Not only did we have to make a physical artefact ready for exhibition, but also an appropriate digital version. The digital version should not be just a scan of the artefact as the magic would be lost. As I made a photobook and spent quite a lot of time designing and making it, I decided to document the production of it- this is something the physical artefact does not explain on its own. Therefore, it is a different experience for an online viewer.
I asked Alex Mason and Joseph Kesisoglou to informally interview me on camera so that they could ask questions that they would like to know as viewers. Some of my answers were satisfactory, but I felt that some needed rerecording. After starting with this interview style, I moved onto more of a monologue about the design aspect of the book. Although I talk to people about my work on an informal level, speaking more academically about my work is a little more challenging, as I’m a novice as it (to say the least) therefore, I appreciate that maybe in a years time or so I could improve the voice recordings as my public speaking (as well) is more improved. I feel that my voice is a little flat, but with practice this would be better.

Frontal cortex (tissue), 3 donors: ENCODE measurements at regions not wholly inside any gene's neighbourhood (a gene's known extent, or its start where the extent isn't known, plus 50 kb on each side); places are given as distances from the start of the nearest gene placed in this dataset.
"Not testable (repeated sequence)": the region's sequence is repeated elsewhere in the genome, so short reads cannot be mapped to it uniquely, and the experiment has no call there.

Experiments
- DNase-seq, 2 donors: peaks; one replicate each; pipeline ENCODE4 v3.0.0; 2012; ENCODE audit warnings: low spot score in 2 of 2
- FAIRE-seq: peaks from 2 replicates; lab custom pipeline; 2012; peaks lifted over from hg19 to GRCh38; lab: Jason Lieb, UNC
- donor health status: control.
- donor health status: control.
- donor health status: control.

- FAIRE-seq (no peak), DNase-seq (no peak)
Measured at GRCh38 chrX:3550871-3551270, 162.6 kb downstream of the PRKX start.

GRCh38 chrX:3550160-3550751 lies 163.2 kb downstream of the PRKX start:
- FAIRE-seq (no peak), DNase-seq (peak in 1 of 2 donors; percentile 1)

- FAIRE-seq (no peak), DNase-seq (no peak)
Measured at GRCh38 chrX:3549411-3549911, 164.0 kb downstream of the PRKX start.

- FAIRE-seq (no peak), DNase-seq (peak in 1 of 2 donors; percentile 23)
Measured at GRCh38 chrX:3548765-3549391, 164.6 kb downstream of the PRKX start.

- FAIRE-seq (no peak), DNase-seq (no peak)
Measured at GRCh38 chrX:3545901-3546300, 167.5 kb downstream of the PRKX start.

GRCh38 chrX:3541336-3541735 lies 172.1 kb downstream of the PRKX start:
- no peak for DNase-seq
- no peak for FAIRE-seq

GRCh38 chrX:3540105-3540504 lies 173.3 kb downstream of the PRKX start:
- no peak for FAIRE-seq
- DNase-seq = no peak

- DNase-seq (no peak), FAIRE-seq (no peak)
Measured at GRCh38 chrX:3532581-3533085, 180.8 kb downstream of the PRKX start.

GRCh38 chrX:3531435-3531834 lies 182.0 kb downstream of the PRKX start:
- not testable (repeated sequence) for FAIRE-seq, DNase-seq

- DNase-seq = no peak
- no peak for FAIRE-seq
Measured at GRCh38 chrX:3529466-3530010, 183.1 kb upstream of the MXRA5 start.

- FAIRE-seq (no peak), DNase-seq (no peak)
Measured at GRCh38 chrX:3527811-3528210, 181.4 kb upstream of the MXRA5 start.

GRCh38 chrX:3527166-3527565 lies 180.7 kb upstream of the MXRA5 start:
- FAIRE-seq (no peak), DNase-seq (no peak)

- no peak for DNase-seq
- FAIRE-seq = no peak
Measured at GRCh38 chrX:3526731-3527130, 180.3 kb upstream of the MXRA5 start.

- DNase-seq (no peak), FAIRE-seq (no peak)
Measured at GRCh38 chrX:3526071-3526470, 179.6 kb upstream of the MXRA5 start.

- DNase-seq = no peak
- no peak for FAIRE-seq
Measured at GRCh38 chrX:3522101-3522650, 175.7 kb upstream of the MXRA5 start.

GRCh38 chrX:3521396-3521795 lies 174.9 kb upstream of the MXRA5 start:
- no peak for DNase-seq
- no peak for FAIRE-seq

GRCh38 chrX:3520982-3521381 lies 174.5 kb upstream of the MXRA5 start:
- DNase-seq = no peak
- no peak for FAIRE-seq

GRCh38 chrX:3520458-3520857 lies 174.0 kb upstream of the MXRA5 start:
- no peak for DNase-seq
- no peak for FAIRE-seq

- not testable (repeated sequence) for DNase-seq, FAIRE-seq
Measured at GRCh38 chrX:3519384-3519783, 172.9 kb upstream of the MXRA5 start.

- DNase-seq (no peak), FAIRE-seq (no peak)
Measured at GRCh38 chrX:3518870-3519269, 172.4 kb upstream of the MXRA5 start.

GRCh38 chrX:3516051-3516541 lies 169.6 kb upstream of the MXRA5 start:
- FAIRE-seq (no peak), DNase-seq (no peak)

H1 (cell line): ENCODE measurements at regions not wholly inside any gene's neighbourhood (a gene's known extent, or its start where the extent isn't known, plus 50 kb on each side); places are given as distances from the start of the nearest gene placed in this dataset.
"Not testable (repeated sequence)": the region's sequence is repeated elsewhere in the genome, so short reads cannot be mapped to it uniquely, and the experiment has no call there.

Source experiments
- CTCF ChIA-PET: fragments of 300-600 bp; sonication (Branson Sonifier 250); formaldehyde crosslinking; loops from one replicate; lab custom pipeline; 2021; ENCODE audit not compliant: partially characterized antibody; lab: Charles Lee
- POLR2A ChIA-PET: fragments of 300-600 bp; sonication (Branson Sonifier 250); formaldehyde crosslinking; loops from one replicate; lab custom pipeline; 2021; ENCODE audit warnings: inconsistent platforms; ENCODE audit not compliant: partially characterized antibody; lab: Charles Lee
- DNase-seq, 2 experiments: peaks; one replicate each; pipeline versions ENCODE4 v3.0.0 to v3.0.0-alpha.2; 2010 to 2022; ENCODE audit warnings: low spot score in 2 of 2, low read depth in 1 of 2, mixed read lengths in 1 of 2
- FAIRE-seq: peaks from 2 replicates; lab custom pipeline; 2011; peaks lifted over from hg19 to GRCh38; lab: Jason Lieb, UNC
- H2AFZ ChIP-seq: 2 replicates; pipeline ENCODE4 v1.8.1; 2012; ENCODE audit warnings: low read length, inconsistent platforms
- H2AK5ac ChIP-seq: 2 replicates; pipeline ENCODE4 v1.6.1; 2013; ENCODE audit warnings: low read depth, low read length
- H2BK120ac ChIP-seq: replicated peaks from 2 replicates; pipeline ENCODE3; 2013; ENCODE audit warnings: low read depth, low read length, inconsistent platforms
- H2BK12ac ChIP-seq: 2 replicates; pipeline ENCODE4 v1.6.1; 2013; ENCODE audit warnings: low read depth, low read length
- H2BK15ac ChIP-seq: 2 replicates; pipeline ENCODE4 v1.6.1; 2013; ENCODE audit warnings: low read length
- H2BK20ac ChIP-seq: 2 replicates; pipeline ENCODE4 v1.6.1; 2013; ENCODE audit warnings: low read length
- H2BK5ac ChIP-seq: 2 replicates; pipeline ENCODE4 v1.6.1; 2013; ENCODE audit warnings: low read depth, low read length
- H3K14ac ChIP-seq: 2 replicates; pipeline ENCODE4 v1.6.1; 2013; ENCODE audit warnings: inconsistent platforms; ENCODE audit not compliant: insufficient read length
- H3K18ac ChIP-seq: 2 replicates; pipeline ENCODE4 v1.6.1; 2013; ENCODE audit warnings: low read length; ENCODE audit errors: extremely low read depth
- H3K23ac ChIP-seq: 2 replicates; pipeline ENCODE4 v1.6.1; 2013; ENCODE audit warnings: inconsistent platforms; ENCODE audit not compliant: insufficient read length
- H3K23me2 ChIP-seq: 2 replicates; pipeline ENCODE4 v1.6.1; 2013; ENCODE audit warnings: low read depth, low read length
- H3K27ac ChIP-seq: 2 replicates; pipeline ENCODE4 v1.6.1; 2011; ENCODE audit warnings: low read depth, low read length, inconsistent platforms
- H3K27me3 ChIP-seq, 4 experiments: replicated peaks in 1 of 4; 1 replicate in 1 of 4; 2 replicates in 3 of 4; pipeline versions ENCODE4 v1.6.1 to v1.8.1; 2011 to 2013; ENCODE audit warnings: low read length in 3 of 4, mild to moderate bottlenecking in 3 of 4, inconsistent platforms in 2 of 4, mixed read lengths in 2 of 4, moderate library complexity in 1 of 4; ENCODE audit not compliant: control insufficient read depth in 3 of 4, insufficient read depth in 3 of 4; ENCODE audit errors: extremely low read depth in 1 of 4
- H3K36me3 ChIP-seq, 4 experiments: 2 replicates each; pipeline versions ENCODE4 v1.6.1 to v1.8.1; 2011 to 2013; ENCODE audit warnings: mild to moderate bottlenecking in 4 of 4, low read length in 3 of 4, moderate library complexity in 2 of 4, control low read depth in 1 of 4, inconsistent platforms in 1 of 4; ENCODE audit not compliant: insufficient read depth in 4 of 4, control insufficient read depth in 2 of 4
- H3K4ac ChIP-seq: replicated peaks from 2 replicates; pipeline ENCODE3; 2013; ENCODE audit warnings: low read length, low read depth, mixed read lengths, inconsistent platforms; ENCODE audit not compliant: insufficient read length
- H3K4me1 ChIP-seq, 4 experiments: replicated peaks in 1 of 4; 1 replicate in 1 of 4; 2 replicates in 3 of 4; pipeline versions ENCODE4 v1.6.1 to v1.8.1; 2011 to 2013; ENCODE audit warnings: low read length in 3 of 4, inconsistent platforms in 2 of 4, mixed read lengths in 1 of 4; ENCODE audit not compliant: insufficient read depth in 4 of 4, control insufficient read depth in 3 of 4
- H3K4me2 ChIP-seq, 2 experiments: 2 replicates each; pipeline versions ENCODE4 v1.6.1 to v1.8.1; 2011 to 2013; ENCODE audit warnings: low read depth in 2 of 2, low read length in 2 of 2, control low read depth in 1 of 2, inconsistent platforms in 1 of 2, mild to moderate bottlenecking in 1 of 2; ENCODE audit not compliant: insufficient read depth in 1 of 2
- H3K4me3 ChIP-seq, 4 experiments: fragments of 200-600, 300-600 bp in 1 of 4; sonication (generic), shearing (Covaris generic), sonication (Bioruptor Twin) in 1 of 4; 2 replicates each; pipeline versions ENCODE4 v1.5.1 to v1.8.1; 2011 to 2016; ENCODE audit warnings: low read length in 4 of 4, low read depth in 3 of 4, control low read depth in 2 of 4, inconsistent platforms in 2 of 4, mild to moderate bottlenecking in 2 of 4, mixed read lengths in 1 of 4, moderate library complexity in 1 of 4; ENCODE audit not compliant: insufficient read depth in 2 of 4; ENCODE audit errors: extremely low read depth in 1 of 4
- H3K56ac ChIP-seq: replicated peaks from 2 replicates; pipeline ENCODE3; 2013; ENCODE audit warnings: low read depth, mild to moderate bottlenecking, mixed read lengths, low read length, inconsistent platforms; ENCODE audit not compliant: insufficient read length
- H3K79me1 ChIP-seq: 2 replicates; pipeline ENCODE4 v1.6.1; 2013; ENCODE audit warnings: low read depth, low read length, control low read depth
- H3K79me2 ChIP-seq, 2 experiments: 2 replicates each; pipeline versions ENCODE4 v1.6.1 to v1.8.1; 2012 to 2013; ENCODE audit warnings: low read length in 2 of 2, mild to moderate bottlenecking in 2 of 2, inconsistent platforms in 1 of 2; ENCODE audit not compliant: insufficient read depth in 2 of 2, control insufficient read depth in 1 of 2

That aside, I feel that my digital artefact allows the viewer to hear more about the work than a viewer at the exhibition; yet, they would not get the satisfaction of experiencing the book. I did not want to include many of the pictures in it as I would like to encourage the viewers to read more about it and contact me to see the book over just copying the images online.